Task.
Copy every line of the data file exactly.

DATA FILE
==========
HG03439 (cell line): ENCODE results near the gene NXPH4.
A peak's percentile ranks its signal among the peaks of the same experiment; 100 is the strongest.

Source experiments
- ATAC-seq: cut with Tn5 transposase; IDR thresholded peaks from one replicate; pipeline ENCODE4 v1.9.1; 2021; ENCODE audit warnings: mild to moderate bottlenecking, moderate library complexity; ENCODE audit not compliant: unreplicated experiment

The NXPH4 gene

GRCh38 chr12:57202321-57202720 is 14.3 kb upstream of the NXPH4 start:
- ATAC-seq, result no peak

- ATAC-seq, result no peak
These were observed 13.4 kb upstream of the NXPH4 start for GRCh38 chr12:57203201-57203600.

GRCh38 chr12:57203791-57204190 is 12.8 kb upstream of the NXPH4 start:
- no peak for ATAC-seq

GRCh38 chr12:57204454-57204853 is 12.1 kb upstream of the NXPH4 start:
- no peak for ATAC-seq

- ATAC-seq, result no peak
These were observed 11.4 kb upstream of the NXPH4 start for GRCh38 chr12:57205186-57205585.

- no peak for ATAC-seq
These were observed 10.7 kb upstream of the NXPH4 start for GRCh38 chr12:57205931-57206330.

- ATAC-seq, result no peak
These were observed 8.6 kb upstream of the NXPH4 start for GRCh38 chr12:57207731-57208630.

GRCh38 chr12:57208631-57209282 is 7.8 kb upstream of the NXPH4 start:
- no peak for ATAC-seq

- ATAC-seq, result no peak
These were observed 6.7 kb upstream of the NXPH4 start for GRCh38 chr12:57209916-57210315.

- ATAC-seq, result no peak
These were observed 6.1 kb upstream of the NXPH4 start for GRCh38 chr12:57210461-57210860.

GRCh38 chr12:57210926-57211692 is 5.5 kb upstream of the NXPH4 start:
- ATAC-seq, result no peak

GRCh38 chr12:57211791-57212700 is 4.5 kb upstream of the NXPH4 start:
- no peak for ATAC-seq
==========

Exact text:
HG03439 (cell line): ENCODE results near the gene NXPH4.
A peak's percentile ranks its signal among the peaks of the same experiment; 100 is the strongest.

Source experiments
- ATAC-seq: cut with Tn5 transposase; IDR thresholded peaks from one replicate; pipeline ENCODE4 v1.9.1; 2021; ENCODE audit warnings: mild to moderate bottlenecking, moderate library complexity; ENCODE audit not compliant: unreplicated experiment

The NXPH4 gene

GRCh38 chr12:57202321-57202720 is 14.3 kb upstream of the NXPH4 start:
- ATAC-seq, result no peak

- ATAC-seq, result no peak
These were observed 13.4 kb upstream of the NXPH4 start for GRCh38 chr12:57203201-57203600.

GRCh38 chr12:57203791-57204190 is 12.8 kb upstream of the NXPH4 start:
- no peak for ATAC-seq

GRCh38 chr12:57204454-57204853 is 12.1 kb upstream of the NXPH4 start:
- no peak for ATAC-seq

- ATAC-seq, result no peak
These were observed 11.4 kb upstream of the NXPH4 start for GRCh38 chr12:57205186-57205585.

- no peak for ATAC-seq
These were observed 10.7 kb upstream of the NXPH4 start for GRCh38 chr12:57205931-57206330.

- ATAC-seq, result no peak
These were observed 8.6 kb upstream of the NXPH4 start for GRCh38 chr12:57207731-57208630.

GRCh38 chr12:57208631-57209282 is 7.8 kb upstream of the NXPH4 start:
- no peak for ATAC-seq

- ATAC-seq, result no peak
These were observed 6.7 kb upstream of the NXPH4 start for GRCh38 chr12:57209916-57210315.

- ATAC-seq, result no peak
These were observed 6.1 kb upstream of the NXPH4 start for GRCh38 chr12:57210461-57210860.

GRCh38 chr12:57210926-57211692 is 5.5 kb upstream of the NXPH4 start:
- ATAC-seq, result no peak

GRCh38 chr12:57211791-57212700 is 4.5 kb upstream of the NXPH4 start:
- no peak for ATAC-seq